IMD business school releases 25th anniversary world competitiveness rankings

Lausanne, Switzerland - IMD, a top-ranked global business school based in Switzerland, today announced its 25th anniversary world competitiveness rankings, looking at 60 economies in 2013. The top 10 countries in competitiveness for 2013 are: US (1), Switzerland (2), Hong Kong (3), Sweden (4), Singapore (5), Norway (6), Canada (7), UAE (8), Germany (9), and Qatar (10).

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Highlights of the 2013 ranking

The US has regained the No. 1 spot in 2013, thanks to a rebounding financial sector, an abundance of technological innovation and successful companies.

China (21) and Japan (24) are also increasing their competitiveness. In the case of Japan, Abenomics seems to be having an initial impact on the dynamism of the economy.

In Europe, the most competitive nations include Switzerland (2), Sweden (4) and Germany (9), whose success relies upon export-oriented manufacturing, diversified economies, strong small and medium enterprises (SMEs) and fiscal discipline. The rest of Europe is heavily constrained by austerity programs that are delaying recovery and calling into question the timeliness of the measures proposed.

The BRICS economies have enjoyed mixed fortunes. China (21) and Russia (42) rose in the rankings, while India (40), Brazil (51) and South Africa (53) all fell. Emerging economies in general remain highly dependent on the global economic recovery, which seems to be delayed.

In Latin America, Mexico (32) has seen a small revival in its competitiveness that now needs to be confirmed over time and by the continuous implementation of structural reforms.

"While the euro zone remains stalled, the robust comeback of the US to the top of the competitiveness rankings, and better news from Japan, have revived the austerity debate," said Professor Stephane Garelli, director of the IMD World Competitiveness Center. "Structural reforms are unavoidable, but growth remains a prerequisite for competitiveness. In addition, the harshness of austerity measures too often antagonizes the population. In the end, countries need to preserve social cohesion to deliver prosperity."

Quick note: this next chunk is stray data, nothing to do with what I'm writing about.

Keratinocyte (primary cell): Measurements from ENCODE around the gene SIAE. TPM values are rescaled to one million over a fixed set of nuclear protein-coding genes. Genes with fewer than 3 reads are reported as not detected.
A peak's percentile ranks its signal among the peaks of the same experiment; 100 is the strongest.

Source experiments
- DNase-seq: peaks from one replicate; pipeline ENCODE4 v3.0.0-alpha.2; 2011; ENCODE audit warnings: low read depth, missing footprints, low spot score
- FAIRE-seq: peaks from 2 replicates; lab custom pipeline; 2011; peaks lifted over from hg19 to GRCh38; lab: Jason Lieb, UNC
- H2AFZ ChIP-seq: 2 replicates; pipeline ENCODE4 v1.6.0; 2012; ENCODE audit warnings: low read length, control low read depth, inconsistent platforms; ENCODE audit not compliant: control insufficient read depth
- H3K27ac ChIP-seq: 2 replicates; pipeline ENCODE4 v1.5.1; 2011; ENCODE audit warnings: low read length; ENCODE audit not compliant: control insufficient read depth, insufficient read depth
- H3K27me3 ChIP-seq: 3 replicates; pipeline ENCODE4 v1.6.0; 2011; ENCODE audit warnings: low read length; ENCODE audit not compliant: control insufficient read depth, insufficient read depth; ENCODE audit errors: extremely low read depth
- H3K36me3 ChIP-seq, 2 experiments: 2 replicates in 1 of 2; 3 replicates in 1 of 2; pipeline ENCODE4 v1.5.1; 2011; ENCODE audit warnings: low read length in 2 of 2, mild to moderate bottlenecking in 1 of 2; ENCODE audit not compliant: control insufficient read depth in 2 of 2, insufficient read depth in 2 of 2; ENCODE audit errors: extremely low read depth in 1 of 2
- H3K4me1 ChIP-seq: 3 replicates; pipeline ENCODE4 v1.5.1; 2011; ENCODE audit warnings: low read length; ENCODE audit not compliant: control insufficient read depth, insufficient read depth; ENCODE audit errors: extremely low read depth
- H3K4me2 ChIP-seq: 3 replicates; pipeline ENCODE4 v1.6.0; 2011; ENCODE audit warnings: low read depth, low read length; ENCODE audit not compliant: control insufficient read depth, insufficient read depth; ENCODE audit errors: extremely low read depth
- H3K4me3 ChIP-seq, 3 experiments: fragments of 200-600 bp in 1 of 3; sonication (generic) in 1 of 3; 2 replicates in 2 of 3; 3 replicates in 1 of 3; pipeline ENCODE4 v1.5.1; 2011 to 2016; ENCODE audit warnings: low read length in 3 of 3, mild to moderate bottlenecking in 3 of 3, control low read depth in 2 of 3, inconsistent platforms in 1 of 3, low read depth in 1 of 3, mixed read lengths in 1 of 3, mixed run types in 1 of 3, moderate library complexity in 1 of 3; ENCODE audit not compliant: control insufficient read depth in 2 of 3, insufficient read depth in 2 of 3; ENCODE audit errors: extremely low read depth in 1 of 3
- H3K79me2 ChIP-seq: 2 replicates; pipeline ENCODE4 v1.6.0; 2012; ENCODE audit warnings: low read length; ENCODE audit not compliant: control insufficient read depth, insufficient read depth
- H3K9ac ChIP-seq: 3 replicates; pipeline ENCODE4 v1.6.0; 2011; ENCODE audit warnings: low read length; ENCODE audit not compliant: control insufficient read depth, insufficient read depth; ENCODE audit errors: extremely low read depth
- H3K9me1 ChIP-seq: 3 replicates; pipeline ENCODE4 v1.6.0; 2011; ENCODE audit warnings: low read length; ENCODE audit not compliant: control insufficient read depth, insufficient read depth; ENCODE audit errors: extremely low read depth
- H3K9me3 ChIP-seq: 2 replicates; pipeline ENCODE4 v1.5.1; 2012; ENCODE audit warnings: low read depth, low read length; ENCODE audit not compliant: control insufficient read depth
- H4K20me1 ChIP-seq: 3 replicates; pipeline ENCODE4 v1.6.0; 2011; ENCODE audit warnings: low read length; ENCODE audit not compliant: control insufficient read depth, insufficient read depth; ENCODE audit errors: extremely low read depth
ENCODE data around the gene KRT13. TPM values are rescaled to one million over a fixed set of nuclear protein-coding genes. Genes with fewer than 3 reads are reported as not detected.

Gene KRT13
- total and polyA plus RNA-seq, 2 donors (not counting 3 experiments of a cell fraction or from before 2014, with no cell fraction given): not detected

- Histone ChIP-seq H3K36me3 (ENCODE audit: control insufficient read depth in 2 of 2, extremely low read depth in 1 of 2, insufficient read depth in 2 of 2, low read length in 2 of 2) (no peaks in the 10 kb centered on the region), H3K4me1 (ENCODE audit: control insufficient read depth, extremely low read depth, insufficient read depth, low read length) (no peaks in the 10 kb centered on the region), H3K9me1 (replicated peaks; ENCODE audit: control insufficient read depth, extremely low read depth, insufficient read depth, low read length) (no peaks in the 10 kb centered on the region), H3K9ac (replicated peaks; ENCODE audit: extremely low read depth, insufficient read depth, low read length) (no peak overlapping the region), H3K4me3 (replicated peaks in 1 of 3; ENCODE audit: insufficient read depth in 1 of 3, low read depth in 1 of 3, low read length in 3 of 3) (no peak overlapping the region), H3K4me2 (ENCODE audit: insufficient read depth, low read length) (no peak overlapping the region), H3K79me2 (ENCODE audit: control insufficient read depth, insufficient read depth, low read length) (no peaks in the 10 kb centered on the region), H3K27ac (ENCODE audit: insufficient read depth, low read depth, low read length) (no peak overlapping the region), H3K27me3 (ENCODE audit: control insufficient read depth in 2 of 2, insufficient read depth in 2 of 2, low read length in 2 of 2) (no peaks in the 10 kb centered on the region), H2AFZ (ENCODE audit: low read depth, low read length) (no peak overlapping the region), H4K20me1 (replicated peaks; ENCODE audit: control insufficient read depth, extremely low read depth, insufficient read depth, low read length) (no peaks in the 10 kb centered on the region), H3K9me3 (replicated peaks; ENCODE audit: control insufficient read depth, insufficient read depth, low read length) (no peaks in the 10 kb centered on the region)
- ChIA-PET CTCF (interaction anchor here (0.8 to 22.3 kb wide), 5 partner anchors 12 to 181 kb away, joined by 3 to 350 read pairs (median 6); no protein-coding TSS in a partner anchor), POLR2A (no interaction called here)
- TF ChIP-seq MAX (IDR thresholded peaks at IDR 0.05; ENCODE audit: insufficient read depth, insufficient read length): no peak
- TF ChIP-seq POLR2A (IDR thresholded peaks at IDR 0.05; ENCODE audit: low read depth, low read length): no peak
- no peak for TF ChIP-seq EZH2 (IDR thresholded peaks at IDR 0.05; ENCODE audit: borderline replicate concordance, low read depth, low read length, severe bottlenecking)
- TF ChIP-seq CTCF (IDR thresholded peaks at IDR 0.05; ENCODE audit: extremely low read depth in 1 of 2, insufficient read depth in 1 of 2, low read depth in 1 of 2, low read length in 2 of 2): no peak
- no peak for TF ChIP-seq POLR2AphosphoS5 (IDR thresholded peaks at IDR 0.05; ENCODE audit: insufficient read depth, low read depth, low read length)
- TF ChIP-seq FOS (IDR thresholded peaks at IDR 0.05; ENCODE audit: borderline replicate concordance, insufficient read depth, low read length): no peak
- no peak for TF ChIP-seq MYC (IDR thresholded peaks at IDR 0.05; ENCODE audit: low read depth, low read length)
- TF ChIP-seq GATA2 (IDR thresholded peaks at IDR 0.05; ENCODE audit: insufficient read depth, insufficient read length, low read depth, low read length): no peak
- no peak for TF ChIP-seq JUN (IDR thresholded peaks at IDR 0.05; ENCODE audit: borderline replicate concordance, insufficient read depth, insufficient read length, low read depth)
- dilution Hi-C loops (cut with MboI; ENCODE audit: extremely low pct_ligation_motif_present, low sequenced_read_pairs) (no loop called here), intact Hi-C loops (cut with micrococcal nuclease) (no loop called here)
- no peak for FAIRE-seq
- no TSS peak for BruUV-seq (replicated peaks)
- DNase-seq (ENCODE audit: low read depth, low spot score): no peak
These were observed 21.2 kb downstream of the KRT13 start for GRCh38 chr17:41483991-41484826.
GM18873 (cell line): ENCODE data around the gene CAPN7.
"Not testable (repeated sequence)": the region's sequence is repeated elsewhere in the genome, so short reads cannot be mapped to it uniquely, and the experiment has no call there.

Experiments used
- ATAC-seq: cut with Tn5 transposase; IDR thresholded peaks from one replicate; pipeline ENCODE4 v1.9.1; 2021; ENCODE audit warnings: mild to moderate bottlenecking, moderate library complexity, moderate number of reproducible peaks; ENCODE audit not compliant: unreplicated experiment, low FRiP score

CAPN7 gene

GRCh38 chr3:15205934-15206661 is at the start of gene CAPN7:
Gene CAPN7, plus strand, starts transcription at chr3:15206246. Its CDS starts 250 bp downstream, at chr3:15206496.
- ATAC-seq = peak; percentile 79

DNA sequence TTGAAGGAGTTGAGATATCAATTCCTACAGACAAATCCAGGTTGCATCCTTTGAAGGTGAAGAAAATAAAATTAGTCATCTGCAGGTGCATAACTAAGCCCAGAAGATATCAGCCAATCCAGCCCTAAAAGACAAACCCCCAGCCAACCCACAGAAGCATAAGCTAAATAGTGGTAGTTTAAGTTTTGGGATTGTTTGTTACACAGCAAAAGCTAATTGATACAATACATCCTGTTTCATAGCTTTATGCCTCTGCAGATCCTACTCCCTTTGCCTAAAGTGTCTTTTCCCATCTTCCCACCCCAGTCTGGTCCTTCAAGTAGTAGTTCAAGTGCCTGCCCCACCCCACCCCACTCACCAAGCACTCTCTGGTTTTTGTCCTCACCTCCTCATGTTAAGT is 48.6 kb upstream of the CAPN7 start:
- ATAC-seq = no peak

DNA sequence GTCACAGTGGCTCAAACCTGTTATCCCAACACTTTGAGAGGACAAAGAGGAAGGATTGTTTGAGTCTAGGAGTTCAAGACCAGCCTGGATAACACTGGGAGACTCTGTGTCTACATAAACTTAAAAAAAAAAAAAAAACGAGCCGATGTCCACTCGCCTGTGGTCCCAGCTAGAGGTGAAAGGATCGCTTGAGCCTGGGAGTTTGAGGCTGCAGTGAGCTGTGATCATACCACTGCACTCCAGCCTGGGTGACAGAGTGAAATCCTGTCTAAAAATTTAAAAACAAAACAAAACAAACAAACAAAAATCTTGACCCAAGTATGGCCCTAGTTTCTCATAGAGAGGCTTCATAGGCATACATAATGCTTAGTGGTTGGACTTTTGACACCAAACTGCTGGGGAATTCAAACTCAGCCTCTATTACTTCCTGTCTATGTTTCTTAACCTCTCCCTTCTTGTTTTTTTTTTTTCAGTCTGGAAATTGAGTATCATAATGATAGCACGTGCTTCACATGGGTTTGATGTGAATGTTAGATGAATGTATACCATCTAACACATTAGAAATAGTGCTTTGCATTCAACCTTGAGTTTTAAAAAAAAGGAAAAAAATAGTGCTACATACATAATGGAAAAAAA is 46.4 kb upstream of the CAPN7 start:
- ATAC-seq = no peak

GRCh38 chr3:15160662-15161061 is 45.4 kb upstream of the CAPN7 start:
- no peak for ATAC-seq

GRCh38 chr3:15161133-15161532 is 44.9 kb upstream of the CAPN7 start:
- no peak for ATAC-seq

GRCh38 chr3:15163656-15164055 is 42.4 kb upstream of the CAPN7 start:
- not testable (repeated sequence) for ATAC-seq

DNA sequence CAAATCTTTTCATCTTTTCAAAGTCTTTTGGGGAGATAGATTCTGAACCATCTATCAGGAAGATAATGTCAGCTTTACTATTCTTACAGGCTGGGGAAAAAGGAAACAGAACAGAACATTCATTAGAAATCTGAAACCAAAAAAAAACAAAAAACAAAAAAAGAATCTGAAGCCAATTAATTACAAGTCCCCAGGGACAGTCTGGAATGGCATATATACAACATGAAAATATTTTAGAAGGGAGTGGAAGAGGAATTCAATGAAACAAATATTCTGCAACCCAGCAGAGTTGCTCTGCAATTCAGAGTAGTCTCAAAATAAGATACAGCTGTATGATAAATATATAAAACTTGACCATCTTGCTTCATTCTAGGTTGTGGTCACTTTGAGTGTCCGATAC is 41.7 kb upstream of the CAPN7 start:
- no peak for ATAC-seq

"True, Europe's competitiveness is declining, but Switzerland, Sweden, Germany and Norway are shining successes. Latin America is disappointing, but there are great global companies all over that region. Brazil, Russia, India, China and South Africa are immensely different in their competitiveness strategies and performance, but the BRICS remain lands of opportunities," Garelli said.

"In the end, the golden rules of competitiveness are simple: manufacture, diversify, export, invest in infrastructure, educate, support SMEs, enforce fiscal discipline, and above all maintain social cohesion."

The IMD World Competitiveness Center is a part of IMD
IMD is a top-ranked business school. We are the experts in developing global leaders through high-impact executive education. Why IMD? We are 100% focused on real-world executive development. We offer Swiss excellence with a global perspective. We have a flexible, customized and effective approach (www.imd.org). Published since 1989, the World Competitiveness Yearbook is the leading annual report on the competitiveness of nations.


Matthew Mortellaro

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